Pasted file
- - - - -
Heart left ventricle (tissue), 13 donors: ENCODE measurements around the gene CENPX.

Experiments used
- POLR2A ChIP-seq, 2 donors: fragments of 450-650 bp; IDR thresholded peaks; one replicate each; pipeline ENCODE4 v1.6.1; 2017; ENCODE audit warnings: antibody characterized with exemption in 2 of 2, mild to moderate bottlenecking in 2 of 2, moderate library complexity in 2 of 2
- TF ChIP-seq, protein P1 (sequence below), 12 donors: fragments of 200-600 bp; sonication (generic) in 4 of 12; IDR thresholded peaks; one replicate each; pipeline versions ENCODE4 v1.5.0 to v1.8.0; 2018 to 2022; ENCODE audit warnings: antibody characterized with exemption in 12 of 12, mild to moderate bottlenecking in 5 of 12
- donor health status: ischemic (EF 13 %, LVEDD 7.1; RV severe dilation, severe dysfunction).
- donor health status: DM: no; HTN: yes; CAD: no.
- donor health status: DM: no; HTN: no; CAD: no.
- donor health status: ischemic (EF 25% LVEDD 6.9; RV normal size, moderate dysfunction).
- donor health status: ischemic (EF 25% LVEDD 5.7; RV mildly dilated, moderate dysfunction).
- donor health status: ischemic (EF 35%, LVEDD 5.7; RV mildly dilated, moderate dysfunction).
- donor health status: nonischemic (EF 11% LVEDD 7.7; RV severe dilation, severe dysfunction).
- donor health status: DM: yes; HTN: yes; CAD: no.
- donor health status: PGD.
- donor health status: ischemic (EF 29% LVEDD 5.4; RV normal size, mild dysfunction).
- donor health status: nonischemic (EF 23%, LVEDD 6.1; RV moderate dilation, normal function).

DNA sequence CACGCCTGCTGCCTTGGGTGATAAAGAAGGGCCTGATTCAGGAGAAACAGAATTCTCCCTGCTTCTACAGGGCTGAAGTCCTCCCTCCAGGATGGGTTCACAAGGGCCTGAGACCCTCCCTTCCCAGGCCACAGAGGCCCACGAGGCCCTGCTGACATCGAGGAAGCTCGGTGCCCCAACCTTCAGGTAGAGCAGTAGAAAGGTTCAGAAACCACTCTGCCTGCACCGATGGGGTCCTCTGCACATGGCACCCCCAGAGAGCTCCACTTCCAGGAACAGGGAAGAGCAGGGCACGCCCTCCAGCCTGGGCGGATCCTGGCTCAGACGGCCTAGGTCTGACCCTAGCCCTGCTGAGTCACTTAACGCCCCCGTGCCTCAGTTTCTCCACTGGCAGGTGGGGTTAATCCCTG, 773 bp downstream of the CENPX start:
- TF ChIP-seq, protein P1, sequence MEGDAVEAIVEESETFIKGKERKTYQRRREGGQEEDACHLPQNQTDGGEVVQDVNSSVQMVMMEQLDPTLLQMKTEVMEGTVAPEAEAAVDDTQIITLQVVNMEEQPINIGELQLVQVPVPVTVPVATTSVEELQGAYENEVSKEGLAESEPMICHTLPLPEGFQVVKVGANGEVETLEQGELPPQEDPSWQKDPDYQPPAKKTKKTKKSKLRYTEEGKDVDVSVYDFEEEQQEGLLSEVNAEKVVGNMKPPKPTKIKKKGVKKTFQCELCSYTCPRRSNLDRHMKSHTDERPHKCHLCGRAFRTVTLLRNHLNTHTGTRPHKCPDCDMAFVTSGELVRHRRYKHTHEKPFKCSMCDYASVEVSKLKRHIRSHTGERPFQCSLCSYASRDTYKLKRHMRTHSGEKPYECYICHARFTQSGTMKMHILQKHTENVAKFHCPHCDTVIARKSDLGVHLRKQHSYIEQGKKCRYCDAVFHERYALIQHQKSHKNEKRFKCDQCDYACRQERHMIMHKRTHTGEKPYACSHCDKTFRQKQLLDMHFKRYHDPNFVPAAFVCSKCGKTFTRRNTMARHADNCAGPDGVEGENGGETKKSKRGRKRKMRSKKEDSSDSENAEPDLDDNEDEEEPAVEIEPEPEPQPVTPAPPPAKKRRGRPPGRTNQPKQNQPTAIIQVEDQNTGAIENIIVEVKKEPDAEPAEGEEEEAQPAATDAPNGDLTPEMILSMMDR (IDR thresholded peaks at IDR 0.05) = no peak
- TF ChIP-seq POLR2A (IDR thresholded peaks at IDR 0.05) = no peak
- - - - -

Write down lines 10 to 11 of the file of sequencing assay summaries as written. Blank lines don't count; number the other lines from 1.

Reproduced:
- donor health status: ischemic (EF 35%, LVEDD 5.7; RV mildly dilated, moderate dysfunction).
- donor health status: nonischemic (EF 11% LVEDD 7.7; RV severe dilation, severe dysfunction).